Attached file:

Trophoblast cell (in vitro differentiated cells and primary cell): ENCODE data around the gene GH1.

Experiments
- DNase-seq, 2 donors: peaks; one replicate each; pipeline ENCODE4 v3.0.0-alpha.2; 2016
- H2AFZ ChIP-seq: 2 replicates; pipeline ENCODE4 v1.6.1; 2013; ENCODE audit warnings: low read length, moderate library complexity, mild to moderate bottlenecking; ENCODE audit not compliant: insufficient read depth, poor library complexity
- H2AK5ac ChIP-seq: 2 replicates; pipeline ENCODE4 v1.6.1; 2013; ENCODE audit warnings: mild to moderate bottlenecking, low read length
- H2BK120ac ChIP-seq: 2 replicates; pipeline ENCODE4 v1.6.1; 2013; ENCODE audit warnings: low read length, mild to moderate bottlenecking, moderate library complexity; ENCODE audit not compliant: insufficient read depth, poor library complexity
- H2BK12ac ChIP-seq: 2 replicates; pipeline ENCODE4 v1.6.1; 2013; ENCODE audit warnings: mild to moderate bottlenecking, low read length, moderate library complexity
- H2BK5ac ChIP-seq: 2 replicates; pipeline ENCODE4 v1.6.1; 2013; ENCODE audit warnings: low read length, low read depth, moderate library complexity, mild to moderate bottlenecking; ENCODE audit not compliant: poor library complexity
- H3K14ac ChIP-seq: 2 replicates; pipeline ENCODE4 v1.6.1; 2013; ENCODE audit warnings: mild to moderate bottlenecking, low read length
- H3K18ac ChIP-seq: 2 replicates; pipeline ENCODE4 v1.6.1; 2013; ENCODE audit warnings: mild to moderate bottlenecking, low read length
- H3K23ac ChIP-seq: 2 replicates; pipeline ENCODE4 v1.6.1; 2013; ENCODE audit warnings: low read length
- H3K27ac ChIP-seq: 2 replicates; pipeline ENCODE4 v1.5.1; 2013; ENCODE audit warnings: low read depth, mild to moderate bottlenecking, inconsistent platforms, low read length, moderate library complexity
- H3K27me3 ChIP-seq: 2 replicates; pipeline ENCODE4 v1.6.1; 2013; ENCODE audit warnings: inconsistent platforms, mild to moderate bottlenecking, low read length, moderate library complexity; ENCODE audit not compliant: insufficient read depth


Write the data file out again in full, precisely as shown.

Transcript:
Trophoblast cell (in vitro differentiated cells and primary cell): ENCODE data around the gene GH1.

Experiments
- DNase-seq, 2 donors: peaks; one replicate each; pipeline ENCODE4 v3.0.0-alpha.2; 2016
- H2AFZ ChIP-seq: 2 replicates; pipeline ENCODE4 v1.6.1; 2013; ENCODE audit warnings: low read length, moderate library complexity, mild to moderate bottlenecking; ENCODE audit not compliant: insufficient read depth, poor library complexity
- H2AK5ac ChIP-seq: 2 replicates; pipeline ENCODE4 v1.6.1; 2013; ENCODE audit warnings: mild to moderate bottlenecking, low read length
- H2BK120ac ChIP-seq: 2 replicates; pipeline ENCODE4 v1.6.1; 2013; ENCODE audit warnings: low read length, mild to moderate bottlenecking, moderate library complexity; ENCODE audit not compliant: insufficient read depth, poor library complexity
- H2BK12ac ChIP-seq: 2 replicates; pipeline ENCODE4 v1.6.1; 2013; ENCODE audit warnings: mild to moderate bottlenecking, low read length, moderate library complexity
- H2BK5ac ChIP-seq: 2 replicates; pipeline ENCODE4 v1.6.1; 2013; ENCODE audit warnings: low read length, low read depth, moderate library complexity, mild to moderate bottlenecking; ENCODE audit not compliant: poor library complexity
- H3K14ac ChIP-seq: 2 replicates; pipeline ENCODE4 v1.6.1; 2013; ENCODE audit warnings: mild to moderate bottlenecking, low read length
- H3K18ac ChIP-seq: 2 replicates; pipeline ENCODE4 v1.6.1; 2013; ENCODE audit warnings: mild to moderate bottlenecking, low read length
- H3K23ac ChIP-seq: 2 replicates; pipeline ENCODE4 v1.6.1; 2013; ENCODE audit warnings: low read length
- H3K27ac ChIP-seq: 2 replicates; pipeline ENCODE4 v1.5.1; 2013; ENCODE audit warnings: low read depth, mild to moderate bottlenecking, inconsistent platforms, low read length, moderate library complexity
- H3K27me3 ChIP-seq: 2 replicates; pipeline ENCODE4 v1.6.1; 2013; ENCODE audit warnings: inconsistent platforms, mild to moderate bottlenecking, low read length, moderate library complexity; ENCODE audit not compliant: insufficient read depth